9. 9. Electronic Configuration of first twenty elements.. Atoms tend to gain or lose their outer electrons to achieve a ‘full’ valence shell. INERT- GAS CONFIGURATION The outermost shell of the noble gas atoms are completely filled due to the presence of eight electrons (two in case of Helium).
  10. 10. Just as a summary to what each bond looks like…
  11. 11. Bonding by Analogy: Dog - Bone Bonds <ul><li>One big greedy thief dog! </li></ul><ul><li>Dogs of equal strength. </li></ul><ul><li>Unevenly matched but willing to share </li></ul>
  12. 12. <ul><li>The chemical bond formed by the transfer of electrons from one atom to another is known as ELECTROVALENT OR IONIC BOND. </li></ul><ul><li>For example: NaCl,KCl,MgCl 2 ,MgO, CaO, NH 4 Cl, CaCl 2 , etc. </li></ul><ul><li>When is an Ionic Bond Formed? </li></ul><ul><li>An ionic bond is formed when a cation (positive ion) transfers electrons to an anion (negative ion). </li></ul>IONIC BONDING
  13. 13. Characterstics of Ionic Bonds <ul><li>Metal atoms always lose their valence (outer) electron to form positive Ions or cations. </li></ul><ul><li>Non-Metals atoms always gains electrons to form negative ions or anions. </li></ul><ul><li>Thus Ionic Bonds result from the attraction between the oppositely charged ions. </li></ul>
  14. 14. FORMATION OF IONIC BOND IN SODIUM CHLORIDE (NaCl): <ul><li>The electronic configuration of sodium (Na) is 2,8,1.The Na atom donates its outermost electron to attain the stable inert gas configuration and forms Na +. </li></ul><ul><li>The electronic configuration of Cl is 2,8,7. The Cl atom takes one electron (from Na atom) to form a negatively charged ion Cl - . </li></ul>Ionic bond has formed a Sodium Chloride molecule: - Structural formula: Na-Cl - Molecular formula: NaCl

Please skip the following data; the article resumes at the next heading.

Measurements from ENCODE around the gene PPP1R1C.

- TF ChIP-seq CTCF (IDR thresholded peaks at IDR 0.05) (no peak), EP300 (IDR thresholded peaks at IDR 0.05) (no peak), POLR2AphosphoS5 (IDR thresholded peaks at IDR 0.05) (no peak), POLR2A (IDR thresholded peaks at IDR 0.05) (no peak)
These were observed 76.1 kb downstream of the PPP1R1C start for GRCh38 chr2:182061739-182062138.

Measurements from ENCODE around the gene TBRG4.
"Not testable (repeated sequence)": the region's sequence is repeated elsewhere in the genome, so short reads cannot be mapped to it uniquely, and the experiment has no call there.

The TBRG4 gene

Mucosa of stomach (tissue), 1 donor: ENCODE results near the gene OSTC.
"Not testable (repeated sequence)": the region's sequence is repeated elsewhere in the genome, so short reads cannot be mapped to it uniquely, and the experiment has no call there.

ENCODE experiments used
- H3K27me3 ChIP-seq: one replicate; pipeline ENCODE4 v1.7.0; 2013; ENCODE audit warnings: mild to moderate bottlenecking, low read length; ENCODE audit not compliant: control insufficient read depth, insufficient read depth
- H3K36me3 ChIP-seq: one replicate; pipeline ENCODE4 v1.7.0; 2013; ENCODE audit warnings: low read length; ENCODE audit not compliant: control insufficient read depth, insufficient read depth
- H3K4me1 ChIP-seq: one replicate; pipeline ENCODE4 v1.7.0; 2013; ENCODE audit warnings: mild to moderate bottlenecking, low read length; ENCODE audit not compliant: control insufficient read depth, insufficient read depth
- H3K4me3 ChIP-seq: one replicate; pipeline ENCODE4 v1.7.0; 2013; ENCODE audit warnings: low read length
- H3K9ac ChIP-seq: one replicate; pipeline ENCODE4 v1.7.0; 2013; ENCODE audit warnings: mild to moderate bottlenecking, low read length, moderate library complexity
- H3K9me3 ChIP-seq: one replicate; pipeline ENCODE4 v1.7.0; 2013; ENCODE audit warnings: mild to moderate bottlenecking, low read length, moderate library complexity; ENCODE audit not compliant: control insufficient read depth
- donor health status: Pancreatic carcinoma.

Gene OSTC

15. 15. Bond formation in NaCl
  16. 16. Examples of Ionic Bond
  17. 17. STRUCTURE OF NaCl CRYSTAL:-- <ul><ul><ul><li>The scanning electron micrograph shows pure salt, or sodium chloride, that has been recrystallized from distilled water. The crystal is built up from a cubic lattice of sodium and chloride ions. </li></ul></ul></ul>
  18. 18. COVALENT BONDING : <ul><li>The chemical bond formed by sharing of electrons between two atoms in such a way that each atom in the resulting molecule gets the stable electron arrangement of an inert gas. This is COVALENT BOND . </li></ul><ul><li>For example: Cl 2 , HCl , CH 4 ,CO 2 , N 2 , C 2 H 2 , etc. </li></ul>What forms a Covalent Bond? A covalent bond is formed between two nonmetals. WATER OXYGEN METHANE
  19. 19. TYPES OF COVALENT BONDS <ul><li>Covalent Bonds are of three types :------ </li></ul><ul><li>1. Single Covalent Bond For eg; Cl 2 , H 2 , CH 4 ,HCl , NH 3 , H 2 o , etc. </li></ul><ul><li>2. Double Covalent Bond For eg ; CO 2 , O 2 , </li></ul><ul><li>C 2 H 4 , etc. </li></ul><ul><li>3. Triple Covalent Bond For eg ; N 2 , C 2 H 2 , etc. </li></ul>O 2 N 2 H 2 O
  20. 20. Examples of Covalent Bond
  21. 21. Lewis –Dot Structures of some Covalent Compounds
  22. 22. FORMATION OF A SINGLE COVALENT BOND IN Cl 2 : <ul><li>A single covalent bond is formed by the sharing of one pair of electrons between two atoms . </li></ul><ul><li>Cl has electronic configuration of 2,8,7; has 7 valence electrons so it needs 1 more electron to achieve the 8- electron inert gas configuration. </li></ul><ul><li>Thus, both the Cl atoms will become stable by sharing 1 electron with each other. </li></ul>- Covalent bond has formed a chlorine molecule: - Structural formula: Cl-Cl - Molecular formula: Cl 2